Former President Ford, departing from his customary support of President Carter's foreign policy, has become sharply critical of administration policies in the Middle East and southern Africa.
In the year since his defeat by Carter, the Republican former President frequently has found fault with the domestic economic policies of his Democratic successor. But he has backed Carter on the proposed Panama Canal treaties and usually has been reluctant to take issue with the administration's foreign policies, on grounds that any opposition might be misunderstood abroad.
However, in a short interview with The Washington Post, Ford said late Saturday, that he has "significant differences" with the administration on Middle East policies. He said also that administration policies were "dead in the water in souther Africa" and criticized Vice President Mondale's espousal of black majority rule in South Africa, which Ford said would make it difficult to secure South African assistance on a Rhodesian settlement.
In a White House interview last Jan. 7, Ford said the incoming administration faced three key foreign policy challenges: the Middle East, southern Africa and the pending strategic arms limitation talks (SALT) treaty.
Ford, in Houston to address a seminar of businessmen and journalists, declined in Saturday's interview to take a position on the SALT treaty beyond saying that it was "probably one of the most significant decisions that will be made by any administration in a good many years." Ford said he would be briefed both by the administration and by critics of the treaty when he visits Washington in mid-December.
The former President expressed approval of the visit of Egyptian President Anwar Sadat to Israel. He said that, the dramatic Israeli-Egyptian peace move was "risky" because of the high expectations it created, but added that the risks were worth taking in the interest of peace.
But Ford expressed "many reservations" about the Geneva conference, which the Carter administration hopes will lead to a Middle Eastern peace settlement.
"Particularly, I have reservations about the administration going to Geneva and about bringing the Soviet Union into the process at this point," Ford said.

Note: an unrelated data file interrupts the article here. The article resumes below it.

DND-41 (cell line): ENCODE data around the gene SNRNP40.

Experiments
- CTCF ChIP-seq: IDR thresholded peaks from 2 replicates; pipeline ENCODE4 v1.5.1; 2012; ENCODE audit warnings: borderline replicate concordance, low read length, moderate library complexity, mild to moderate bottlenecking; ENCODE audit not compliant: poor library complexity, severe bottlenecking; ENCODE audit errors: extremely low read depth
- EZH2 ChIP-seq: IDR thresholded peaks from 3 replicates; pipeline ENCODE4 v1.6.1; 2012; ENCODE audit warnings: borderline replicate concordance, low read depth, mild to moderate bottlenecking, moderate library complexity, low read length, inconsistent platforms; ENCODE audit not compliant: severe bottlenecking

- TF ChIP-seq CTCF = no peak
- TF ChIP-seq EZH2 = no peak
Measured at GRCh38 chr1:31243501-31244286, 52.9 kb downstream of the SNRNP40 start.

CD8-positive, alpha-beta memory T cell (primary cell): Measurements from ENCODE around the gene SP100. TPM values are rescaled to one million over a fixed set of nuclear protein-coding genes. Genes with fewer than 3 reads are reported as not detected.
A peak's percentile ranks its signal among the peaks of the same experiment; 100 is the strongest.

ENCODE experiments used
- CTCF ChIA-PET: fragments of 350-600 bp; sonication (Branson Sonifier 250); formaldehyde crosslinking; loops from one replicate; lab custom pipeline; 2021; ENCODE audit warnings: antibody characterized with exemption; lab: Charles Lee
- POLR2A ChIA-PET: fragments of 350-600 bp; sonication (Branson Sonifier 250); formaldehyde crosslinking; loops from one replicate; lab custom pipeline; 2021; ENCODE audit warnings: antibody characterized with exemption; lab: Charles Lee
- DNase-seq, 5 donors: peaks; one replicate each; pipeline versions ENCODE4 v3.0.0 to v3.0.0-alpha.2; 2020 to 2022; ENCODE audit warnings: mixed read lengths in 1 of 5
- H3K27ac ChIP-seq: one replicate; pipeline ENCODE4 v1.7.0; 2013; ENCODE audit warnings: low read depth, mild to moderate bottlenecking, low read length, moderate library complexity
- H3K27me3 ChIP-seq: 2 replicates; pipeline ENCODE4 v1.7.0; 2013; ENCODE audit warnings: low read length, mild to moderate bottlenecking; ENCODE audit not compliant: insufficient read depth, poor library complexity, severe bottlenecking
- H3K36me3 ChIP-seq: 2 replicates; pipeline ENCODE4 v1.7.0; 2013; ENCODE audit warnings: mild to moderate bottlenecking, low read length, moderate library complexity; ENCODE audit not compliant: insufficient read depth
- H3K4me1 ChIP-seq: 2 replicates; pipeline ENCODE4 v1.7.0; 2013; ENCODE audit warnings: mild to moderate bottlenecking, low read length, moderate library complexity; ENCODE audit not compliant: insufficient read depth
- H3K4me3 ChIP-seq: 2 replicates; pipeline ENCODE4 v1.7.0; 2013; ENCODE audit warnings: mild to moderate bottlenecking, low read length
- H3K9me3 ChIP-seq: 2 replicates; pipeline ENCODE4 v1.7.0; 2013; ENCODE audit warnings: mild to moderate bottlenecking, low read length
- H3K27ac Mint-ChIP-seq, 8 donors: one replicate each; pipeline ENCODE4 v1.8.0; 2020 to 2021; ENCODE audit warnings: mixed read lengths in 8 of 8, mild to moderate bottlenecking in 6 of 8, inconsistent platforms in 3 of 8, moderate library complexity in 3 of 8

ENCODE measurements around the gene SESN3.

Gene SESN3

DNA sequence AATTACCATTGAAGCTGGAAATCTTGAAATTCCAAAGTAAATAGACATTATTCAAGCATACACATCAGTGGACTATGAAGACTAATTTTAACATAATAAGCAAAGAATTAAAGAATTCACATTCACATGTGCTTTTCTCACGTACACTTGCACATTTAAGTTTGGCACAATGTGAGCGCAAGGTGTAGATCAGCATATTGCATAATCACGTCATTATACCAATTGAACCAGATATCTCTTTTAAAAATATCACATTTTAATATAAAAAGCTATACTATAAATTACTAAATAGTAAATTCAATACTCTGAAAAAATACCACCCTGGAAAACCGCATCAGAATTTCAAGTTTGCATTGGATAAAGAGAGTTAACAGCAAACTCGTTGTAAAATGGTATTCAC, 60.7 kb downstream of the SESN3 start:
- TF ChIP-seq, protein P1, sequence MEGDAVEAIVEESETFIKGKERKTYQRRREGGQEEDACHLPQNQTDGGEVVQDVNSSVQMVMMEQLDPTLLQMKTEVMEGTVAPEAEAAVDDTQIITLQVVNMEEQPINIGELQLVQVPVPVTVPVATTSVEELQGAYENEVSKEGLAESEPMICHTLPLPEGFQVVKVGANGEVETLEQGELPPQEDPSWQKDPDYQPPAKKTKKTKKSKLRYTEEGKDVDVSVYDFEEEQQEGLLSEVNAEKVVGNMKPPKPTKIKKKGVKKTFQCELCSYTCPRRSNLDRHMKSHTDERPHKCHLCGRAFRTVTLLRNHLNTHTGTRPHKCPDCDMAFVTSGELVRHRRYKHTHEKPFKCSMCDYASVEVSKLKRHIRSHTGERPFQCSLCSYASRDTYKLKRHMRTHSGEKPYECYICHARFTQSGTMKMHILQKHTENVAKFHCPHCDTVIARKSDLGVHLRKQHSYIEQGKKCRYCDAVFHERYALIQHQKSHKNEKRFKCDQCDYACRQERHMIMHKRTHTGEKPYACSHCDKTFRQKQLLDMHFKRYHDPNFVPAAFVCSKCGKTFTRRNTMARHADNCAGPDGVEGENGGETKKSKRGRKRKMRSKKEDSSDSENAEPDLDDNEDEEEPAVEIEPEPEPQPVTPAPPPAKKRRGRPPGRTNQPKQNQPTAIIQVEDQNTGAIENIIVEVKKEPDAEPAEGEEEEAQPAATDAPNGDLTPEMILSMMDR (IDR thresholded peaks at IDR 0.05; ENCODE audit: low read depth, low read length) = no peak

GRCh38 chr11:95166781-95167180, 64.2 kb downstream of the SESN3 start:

"Our policy would have been to go to Geneva for ratification of what previously had been negotiated between the state of Israel and its Arab neighbors. That way you don't break down Geneva at the very beginning with procedural problems. If you go to Geneva without something to ratify, the whole conference could be a failure, and then there probably would be some very serious repercussions."
Ford contended that there had been no real movement during the past year toward a settlement of problems in southern Africa. He said that Mondale had made matters worse by saying "in effect that South Africa should move to one-man, one-vote overnight," which undoubtedly made [South African Prime Minister John] Vorster less than happy.
"In all honesty, you're not going to get a settlement in Rhodesia unless you get the cooperation of Mr. Vorster."
In the interview, Ford also criticized administration economic and energy policies and said that a major tax reduction is needed to stimulate the economy. The administration should "decouple" the tax reduction from pending tax revision proposals, Ford said.
The former President said it would be "premature" to say that Carter will be a one-term President, as predicted recently by House Minority Leader John J. Rhodes (R-Ariz.).
But in discussing a wide range of Republican presidential prospects for 1980, Ford said with a smile, "The more interesting question might be who will be the Democratic nominee in 1980."